“We’re done being paid a woman’s wage!”
That’s the key message of a vast televised ad campaign launched today by the APTS-FIQ alliance, as major talks heated up at the bargaining table. The alliance is calling on Premier Legault and Treasury Board President Sonia LeBel to immediately put an end to wage discrimination that has persisted in predominantly female sectors like public health care and social services. To redress this inequity and help attract and retain the thousands of women and men in the public sector who provide care and services to Quebecers, the government has to start changing course right away.
“The expertise of healthcare professionals and professional and technical personnel in health and social services has to be duly recognized. This requires a catch-up increase and major pay increases. Women form the majority of the workforce in the public sector and the health and social services system, and they can’t be treated merely as a public expenditure. The Legault government is proposing a 5% increase over 3 years. This does nothing but perpetuate wage discrimination against our members. Mr. Legault and Ms. LeBel have to get the message: in 2021, we’re done being paid a woman’s wage!” declared the two union presidents, Andrée Poirier (APTS) and Nancy Bédard (FIQ).
Time to end wage discrimination targeting women
For the past twenty years, salary increases for public-sector workers in Québec, including professionals and technicians in health care and social services, have continually failed to keep pace with inflation. For the APTS-FIQ alliance, it is inadmissible that the premier and the head of the Treasury Board are continuing to perpetuate this discrimination in traditionally female sectors. As a result, these professions are devalued in comparison to sectors systematically given precedence by the government, like construction and infrastructure.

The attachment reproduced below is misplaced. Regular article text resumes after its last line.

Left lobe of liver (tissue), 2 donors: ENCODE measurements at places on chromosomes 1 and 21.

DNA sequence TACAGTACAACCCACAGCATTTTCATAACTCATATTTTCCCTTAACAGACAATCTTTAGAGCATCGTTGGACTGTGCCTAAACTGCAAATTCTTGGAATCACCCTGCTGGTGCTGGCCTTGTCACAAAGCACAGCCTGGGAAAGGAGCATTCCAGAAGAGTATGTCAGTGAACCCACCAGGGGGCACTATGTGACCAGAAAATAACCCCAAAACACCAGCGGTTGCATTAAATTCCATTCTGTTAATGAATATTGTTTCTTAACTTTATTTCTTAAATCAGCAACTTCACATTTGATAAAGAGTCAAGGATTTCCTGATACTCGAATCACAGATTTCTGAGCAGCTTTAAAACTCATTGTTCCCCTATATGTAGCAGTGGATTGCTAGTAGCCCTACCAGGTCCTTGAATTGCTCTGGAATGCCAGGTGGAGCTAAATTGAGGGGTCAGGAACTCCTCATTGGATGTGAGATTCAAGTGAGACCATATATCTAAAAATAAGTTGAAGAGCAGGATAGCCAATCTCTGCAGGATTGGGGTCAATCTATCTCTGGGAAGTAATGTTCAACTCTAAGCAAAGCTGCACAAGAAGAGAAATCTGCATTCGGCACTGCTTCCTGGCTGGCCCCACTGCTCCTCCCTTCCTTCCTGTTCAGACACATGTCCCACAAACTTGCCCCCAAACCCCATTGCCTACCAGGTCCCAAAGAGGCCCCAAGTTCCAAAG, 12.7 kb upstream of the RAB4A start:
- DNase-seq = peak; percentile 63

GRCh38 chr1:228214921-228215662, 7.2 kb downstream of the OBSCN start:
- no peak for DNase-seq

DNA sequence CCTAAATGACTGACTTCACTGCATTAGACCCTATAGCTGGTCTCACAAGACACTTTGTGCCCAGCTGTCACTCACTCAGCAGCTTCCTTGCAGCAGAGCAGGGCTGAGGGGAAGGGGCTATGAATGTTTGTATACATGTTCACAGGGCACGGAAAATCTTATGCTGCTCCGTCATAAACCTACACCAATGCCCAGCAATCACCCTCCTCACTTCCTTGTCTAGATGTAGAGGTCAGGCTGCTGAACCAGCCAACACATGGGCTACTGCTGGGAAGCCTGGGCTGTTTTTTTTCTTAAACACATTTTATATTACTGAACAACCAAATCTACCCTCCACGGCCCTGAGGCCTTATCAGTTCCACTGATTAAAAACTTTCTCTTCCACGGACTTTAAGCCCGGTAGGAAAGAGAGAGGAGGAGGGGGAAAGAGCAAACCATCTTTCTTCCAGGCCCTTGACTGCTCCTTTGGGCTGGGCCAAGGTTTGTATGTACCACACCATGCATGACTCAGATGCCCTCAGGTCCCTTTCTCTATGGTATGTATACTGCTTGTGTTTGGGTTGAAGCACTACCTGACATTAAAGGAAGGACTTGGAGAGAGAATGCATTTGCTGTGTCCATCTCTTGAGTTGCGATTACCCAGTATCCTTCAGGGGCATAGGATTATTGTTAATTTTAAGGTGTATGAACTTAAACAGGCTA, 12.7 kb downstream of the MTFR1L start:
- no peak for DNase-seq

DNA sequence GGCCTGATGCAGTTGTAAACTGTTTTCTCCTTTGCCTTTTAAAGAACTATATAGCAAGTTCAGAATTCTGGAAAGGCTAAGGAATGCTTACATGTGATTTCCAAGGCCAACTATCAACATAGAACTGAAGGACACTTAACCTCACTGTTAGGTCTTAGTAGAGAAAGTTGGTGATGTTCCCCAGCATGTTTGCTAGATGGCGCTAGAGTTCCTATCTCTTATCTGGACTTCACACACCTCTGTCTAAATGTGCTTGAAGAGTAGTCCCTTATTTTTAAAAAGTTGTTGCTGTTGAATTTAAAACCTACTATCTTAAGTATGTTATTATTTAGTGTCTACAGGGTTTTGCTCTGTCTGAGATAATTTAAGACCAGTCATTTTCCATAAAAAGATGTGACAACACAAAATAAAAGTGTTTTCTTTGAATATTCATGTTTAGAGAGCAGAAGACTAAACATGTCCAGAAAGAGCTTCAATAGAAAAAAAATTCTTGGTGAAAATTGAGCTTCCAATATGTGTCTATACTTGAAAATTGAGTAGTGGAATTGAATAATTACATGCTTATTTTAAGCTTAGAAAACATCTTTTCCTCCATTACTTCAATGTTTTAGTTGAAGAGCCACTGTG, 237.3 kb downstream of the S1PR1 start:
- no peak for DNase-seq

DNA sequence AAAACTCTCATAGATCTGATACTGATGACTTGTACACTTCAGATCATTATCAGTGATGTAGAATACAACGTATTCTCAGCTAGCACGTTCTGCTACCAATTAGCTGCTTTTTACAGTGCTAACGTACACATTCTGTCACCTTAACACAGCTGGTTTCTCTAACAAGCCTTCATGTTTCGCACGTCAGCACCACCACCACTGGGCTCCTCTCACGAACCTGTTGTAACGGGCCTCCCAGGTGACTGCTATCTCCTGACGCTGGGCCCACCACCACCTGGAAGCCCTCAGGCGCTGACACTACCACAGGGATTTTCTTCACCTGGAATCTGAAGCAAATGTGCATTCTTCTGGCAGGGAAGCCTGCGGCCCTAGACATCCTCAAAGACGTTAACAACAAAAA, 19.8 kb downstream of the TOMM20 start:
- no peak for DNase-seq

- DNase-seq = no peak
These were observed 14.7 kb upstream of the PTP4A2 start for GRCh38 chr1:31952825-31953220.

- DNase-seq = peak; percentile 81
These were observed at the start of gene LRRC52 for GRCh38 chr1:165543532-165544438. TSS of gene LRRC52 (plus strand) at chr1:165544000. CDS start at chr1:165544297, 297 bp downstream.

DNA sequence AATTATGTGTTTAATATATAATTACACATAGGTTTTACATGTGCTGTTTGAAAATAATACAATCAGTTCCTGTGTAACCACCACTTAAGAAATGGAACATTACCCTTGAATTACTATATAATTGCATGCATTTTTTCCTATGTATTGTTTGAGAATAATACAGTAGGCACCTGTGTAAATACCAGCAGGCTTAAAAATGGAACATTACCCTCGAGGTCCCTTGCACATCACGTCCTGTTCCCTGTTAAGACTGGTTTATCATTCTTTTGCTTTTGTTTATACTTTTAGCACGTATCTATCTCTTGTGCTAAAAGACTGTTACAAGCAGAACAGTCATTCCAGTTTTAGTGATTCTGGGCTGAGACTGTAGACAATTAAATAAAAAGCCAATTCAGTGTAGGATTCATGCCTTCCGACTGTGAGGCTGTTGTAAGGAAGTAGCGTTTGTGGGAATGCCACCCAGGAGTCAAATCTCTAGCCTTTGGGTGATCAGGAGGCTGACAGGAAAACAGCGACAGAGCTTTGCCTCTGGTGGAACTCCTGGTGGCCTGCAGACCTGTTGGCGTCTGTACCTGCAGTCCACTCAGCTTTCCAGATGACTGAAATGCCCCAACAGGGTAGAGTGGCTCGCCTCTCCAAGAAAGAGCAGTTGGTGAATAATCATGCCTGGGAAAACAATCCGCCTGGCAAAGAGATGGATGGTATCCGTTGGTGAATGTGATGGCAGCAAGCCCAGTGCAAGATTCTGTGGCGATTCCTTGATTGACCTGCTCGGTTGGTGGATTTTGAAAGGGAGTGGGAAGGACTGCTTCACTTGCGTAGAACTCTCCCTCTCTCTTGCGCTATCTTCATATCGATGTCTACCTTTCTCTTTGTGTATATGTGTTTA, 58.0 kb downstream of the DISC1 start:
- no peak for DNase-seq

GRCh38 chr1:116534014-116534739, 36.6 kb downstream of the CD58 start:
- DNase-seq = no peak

The post-pandemic economic situation is no justification for perpetuating wage stagnation and discrimination. Québec’s public-sector workers are the only ones whose standard of living has declined, in stark contrast to employees in public corporations like Hydro-Québec, universities, and the province’s federal and municipal public service.
“With the last budget and the latest management offers, the Legault government has made political, economic, budget and investment choices that favour predominantly male
sectors. When will the time come for feminist choices? Must thousands of women in Québec’s public service continue to be penalized for choosing professions in health care and social services? As a society, we have to ask ourselves that question,” the presidents of the union alliance continued.
The ad campaign (in French) compares masculine and feminine terms that are synonymous, to highlight that they are equally important. But for the Legault government, men’s work is still considered more important than women’s. A radio campaign was launched yesterday, and ads are planned in newspapers and on digital platforms, as well as along highways in the Montréal and Québec City regions, featuring the visuals for the campaign.
“Until the government stops refusing to offer catch-up pay increases and substantial gains in the areas of retirement, parental rights and regional disparities, the APTS-FIQ alliance won’t be able to reach a satisfactory settlement for our 131,000 members,” concluded Nancy Bédard and Andrée Poirier.